This is the real story behind my realism argument. Did anyone really think I demand 100% regular-old believability from my anime? If so, I’ll go quit now and go watch some show about giant robots, space pirates, or guys who make peoples’ heads implode by punching. I briefly mentioned that I think Clannad is guilty of representing, or talking about, the situations in which its characters find themselves, rather than showing them for real. This might have been a mistake on my part — not because it’s not true, though. It might be a mistake because on a purely objective level, I could be judging with a double standard. After all, what anime doesn’t resort to symbolism, archetyping, and short-cutting to some degree?
But it does irritate me for some reason in Clannad, subjectively. I feel like every story, every character, every situation is encased in a thick fuzzy-bunny layer that I would have to tear through in order to get to the real essence. Are we meant to perceive this as dreamlike or memorial, since inevitable tragedy will strike somewhere down the road and shit’s gonna get “real?” Or is the Key world just one of gauzy soft-focus fantasy that happens to resemble the real one? We already know that supernatural events can happen, but somehow that doesn’t even bother me. It’s the lack of feeling like anything matters, since they’re all essentially good people for whom real strife just plain doesn’t exist — though it’s hard to nail this down to a “why,” it doesn’t feel as if any person can actually affect another. And with that supposedly being the series’ main thrust, what’s left for me?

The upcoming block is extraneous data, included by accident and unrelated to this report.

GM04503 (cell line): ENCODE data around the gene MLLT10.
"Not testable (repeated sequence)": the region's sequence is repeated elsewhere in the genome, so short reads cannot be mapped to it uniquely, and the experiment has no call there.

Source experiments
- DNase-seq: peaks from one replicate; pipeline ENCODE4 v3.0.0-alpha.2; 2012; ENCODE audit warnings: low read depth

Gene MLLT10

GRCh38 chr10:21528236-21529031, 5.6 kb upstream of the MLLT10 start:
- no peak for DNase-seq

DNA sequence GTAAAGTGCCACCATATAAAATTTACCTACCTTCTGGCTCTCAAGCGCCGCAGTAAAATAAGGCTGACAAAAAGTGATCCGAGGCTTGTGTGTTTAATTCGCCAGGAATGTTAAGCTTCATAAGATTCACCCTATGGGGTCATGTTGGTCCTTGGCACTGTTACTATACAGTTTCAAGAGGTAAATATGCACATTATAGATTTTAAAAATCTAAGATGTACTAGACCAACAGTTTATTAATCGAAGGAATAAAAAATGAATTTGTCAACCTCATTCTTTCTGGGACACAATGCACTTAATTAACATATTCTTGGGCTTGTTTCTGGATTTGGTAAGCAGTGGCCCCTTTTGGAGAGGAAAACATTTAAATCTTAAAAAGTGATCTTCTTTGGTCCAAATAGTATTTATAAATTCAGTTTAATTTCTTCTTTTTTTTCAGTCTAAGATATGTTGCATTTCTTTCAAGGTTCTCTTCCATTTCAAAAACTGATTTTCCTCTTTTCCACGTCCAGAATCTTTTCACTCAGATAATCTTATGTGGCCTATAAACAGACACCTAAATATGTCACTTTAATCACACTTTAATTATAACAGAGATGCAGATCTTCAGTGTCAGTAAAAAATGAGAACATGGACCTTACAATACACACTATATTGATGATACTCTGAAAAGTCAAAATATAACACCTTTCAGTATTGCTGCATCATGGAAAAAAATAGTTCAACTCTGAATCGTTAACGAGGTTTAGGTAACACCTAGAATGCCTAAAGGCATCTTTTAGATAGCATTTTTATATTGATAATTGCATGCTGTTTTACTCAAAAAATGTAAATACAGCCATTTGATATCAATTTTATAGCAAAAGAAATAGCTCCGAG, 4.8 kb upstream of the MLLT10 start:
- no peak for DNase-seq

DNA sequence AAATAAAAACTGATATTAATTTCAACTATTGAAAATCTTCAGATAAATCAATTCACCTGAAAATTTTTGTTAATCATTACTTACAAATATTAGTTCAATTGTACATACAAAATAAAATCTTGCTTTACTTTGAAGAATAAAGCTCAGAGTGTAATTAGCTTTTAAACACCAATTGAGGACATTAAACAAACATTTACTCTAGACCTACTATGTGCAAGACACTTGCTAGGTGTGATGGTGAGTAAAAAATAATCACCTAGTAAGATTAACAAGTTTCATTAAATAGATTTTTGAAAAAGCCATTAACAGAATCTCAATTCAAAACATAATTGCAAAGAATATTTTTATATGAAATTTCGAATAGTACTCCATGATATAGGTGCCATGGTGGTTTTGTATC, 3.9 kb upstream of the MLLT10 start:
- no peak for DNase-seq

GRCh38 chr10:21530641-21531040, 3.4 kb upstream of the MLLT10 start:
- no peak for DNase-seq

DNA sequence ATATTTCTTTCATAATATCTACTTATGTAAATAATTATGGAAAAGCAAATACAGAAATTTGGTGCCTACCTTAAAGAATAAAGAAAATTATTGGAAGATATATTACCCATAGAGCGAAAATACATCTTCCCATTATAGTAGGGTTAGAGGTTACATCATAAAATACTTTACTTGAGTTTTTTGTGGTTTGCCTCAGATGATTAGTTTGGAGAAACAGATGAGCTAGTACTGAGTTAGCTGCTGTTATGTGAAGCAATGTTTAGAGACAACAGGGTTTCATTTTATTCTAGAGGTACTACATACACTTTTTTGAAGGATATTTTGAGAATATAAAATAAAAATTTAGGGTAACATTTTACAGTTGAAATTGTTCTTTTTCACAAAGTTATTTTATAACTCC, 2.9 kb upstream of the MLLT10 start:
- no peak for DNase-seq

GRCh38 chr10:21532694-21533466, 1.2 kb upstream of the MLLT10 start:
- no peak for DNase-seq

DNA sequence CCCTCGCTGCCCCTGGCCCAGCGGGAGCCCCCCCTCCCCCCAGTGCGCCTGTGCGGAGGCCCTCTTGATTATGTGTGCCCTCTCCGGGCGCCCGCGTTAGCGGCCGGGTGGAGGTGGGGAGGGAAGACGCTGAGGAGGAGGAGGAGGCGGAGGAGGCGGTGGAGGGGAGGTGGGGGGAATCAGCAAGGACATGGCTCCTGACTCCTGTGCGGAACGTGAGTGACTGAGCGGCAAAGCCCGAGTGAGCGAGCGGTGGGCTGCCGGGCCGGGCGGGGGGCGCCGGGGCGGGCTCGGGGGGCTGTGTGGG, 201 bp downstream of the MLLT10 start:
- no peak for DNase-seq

In service to Clannad, I’ll say two things: It’s always well-animated (except for brief drops in the final bits of season one), and it’s refreshingly low on pathos compared to its predecessors. Air probably worked on me because it was my first; with Kanon I sort of let it work even though I was watching it work. Now with Clannad, I’m just plain cynical, but we have been mostly rewarded (past the Fuko arc) with more humor than weepy-weeps. That isn’t likely to last, though.
Sure, visual novel adaptations aren’t really my preferred genre. It’s no surprise that the series that try to look less like VN adaptations are more my cup of tea. Kyoto Animation has made that their M.O. since Air, or at least it’s seemed like that. But for some unfortunate reason, the more they attempt to downplay the harem/VN style, the more it’s called to my attention.
And… I’m spent.
Anyway. Obviously plenty of people take issue with my opinion, some even take offense. What I want to hear is people convincing me I’m wrong, not telling me i’m an asshole. Step up! I believe in you.
Update: Misplaced belief FTL! Here’s a news flash: I’m not important. I’m not worth talking about. I just wanted to talk about Clannad. Before anyone else unoriginally says they agree with Baka-Raptor, read my response to him.